. We hold the corroborating evidence, albeit slight, to be sufficient as a matter of law to prove Jones' identity and participation in the crime. We further hold that the evidence when considered in connection with the testimony of the accomplice sufficient to enable any rational trier of fact to find Jones guilty of burglary beyond a reasonable doubt. Jackson v. Virginia, 443 U. S. 307 (99 SC 2781, 61 LE2d 560).
2. In enumeration 4, Jones contends the trial court in its explanation to the jury as to the grant of the motion for directed verdicts of acquittal in relation to Counts 1, 2, and 4 expressed a personal opinion that the evidence was sufficient to warrant a conviction as to Count 3. The trial court in its charge directed the jury to "return a Verdict of Not Guilty on Counts 1, 2, and 4, so the only Counts you have remaining for consideration would be Count number 3. The evidence was not sufficient on those Counts and the Court will instruct you to return a Verdict of Not Guilty, and I have so prepared a Verdict for a signature by your Foreman, but as to Count 3. . . ."
We are not persuaded by this speculative argument. The trial court clearly charged the jury that it (the jury) was the trier of fact and law and that the burden was upon the State to prove to the satisfaction of the jury (not the court) beyond reasonable doubt the guilt of the defendant. In making this determination, the jury was cautioned that they were the sole arbiters and nothing the trial court had said or done during the course of the trial was to be taken as an indication the court was predisposed as to the issue of guilt or innocence or as between the parties who should prevail. Moreover in its charge, the court clearly stated that the evidence on the three counts removed from the jury's consideration was insufficient to allow the counts to be submitted for consideration but there was sufficient evidence as to Count 3 "for consideration." There is a substantial difference in informing a jury that there is sufficient evidence to warrant the submission of a charge of criminal conduct for their consideration of guilt or innocence as triers of fact and informing the jury there is evidence of such a character as to warrant a return of a finding of guilt.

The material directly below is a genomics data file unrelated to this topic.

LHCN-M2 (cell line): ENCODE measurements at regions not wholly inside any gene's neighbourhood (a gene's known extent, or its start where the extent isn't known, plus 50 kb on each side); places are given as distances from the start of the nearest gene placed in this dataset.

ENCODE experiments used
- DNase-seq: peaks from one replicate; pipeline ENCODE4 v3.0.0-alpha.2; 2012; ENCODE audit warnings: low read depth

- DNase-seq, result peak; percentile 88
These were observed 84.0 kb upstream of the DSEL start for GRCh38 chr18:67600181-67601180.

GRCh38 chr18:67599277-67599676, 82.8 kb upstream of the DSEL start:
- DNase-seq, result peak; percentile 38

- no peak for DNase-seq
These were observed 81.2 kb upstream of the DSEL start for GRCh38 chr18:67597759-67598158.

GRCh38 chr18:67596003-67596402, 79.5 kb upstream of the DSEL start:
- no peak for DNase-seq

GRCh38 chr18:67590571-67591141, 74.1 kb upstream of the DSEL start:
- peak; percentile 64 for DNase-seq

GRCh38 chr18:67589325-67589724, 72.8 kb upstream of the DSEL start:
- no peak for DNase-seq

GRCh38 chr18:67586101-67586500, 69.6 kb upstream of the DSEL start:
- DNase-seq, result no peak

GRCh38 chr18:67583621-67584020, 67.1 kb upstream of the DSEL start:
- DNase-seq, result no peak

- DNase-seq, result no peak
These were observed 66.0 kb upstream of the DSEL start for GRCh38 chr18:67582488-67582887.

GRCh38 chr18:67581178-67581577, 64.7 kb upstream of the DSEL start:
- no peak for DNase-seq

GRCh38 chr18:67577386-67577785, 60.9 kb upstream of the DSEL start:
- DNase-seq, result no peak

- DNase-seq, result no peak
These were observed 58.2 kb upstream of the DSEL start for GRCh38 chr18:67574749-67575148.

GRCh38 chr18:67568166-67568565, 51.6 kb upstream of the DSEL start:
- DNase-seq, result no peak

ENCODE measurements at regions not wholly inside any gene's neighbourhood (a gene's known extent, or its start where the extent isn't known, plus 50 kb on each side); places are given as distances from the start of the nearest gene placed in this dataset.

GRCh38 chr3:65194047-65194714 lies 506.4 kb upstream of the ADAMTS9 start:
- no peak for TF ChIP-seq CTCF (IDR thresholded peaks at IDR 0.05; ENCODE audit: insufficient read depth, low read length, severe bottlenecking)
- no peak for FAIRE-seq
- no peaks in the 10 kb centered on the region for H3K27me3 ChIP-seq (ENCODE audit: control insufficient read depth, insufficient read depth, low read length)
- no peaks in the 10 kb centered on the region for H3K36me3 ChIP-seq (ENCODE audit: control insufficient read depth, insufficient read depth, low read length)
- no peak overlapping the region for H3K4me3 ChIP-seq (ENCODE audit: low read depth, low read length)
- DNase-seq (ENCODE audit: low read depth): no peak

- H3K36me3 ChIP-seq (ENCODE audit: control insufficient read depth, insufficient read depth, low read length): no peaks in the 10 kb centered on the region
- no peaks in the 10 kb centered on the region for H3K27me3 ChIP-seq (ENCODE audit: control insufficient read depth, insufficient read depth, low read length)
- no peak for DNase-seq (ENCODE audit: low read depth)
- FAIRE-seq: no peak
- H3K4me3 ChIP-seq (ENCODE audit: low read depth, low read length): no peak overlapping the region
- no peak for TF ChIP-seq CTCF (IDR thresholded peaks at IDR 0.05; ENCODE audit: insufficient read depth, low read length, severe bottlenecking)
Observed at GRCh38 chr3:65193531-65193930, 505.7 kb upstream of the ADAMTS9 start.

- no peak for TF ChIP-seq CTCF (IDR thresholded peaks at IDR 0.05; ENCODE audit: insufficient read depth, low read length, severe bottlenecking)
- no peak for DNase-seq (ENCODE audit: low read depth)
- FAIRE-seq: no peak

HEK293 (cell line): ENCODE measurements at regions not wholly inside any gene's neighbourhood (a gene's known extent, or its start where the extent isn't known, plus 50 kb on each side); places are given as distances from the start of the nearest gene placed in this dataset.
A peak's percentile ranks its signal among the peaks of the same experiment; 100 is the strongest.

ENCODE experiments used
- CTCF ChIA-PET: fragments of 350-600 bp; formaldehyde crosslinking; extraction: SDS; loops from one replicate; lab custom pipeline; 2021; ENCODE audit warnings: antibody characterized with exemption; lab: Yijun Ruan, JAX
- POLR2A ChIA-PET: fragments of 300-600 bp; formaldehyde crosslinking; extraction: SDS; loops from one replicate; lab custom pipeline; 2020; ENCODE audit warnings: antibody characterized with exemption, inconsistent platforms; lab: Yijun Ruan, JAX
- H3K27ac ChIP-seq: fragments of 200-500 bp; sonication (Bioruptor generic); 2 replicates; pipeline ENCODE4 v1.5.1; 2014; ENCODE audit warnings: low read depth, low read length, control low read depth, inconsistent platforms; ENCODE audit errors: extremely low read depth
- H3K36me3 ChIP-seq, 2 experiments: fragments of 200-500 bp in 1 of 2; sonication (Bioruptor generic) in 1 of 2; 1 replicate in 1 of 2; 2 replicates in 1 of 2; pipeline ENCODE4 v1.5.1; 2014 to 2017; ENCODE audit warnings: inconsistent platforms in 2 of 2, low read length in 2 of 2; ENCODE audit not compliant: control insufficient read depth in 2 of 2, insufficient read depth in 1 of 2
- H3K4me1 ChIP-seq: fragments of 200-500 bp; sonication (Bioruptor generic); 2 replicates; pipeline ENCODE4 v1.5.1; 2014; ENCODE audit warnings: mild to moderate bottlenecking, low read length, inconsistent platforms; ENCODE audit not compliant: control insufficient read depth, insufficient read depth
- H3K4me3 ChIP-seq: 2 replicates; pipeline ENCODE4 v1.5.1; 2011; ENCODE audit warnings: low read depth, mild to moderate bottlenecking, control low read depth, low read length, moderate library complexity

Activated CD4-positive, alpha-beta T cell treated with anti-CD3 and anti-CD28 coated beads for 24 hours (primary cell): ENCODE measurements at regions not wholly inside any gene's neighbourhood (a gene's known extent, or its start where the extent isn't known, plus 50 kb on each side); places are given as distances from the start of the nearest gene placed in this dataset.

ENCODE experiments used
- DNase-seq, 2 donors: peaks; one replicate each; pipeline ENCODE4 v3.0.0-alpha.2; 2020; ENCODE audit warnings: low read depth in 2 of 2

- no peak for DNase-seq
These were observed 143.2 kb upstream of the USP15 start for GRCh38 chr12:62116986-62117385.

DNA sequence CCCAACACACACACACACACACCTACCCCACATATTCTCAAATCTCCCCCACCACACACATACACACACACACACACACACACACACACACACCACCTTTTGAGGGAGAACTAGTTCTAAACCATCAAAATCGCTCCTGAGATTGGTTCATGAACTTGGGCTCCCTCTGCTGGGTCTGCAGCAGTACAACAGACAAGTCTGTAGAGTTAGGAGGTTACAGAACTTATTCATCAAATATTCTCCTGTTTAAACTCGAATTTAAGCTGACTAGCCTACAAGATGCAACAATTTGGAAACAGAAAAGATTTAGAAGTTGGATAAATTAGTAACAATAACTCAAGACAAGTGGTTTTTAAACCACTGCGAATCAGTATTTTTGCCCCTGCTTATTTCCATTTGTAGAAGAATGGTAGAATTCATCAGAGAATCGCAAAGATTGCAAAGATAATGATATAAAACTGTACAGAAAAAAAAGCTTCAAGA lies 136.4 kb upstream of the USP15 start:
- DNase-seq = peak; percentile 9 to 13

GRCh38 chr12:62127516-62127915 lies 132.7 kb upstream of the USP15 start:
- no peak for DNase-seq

Our duty as an appellate court is to correct errors alleged to have been made at trial by the trial court and not to manufacture them. Finch v. State, 138 Ga. App. 668
, 672 (226 SE2d 779
). When viewed as a whole, the charge of the court properly informed the jury as to their responsibility and was not an improper expression of opinion. See Bowles v. State, 168 Ga. App. 763
, 765 (310 SE2d 250
). Equally important in this determination is that when given an opportunity to enter an objection to any part of the charge, the appellant indicated satisfaction with the charge except as to one slip of the tongue which was unrelated to the charge of which complaint is here made. In the absence of an objection to the alleged improper charge or reservation of the right to object, the asserted error is waived. Lynn v. State, 162 Ga. App. 437 (291 SE2d 572)
3. Appellant complains in his enumeration of error 6 that the trial court erred in allowing a witness to testify who had not been furnished the defense in response to its demand for a list of witnesses.
The facts show that the State became aware of the testimony of the witness who overheard Jones' admission that he had been involved in the M & A burglary the day before the trial. Jones was informed the same day and was given an opportunity to interview the witness before the witness testified. Counsel for Jones initially indicated he was satisfied with the short interview but subsequently uncovered a witness who cast a doubt upon the verity of the alleged admission. Because of the after-discovered impeaching testimony, Jones argues the shortness of time violated his rights of notice as to witnesses who would testify against him.
There is no merit in this enumeration. In instances where the trial court has allowed a defendant the opportunity to interview a recently discovered and unlisted witness prior to the testimony, the purpose of the notice statute has been satisfied. Under such circumstances, the trial court properly allows the witness to testify. White v. State, 253 Ga. 106
, 109 (317 SE2d 196
Darrell E. Wilson, District Attorney, for appellee.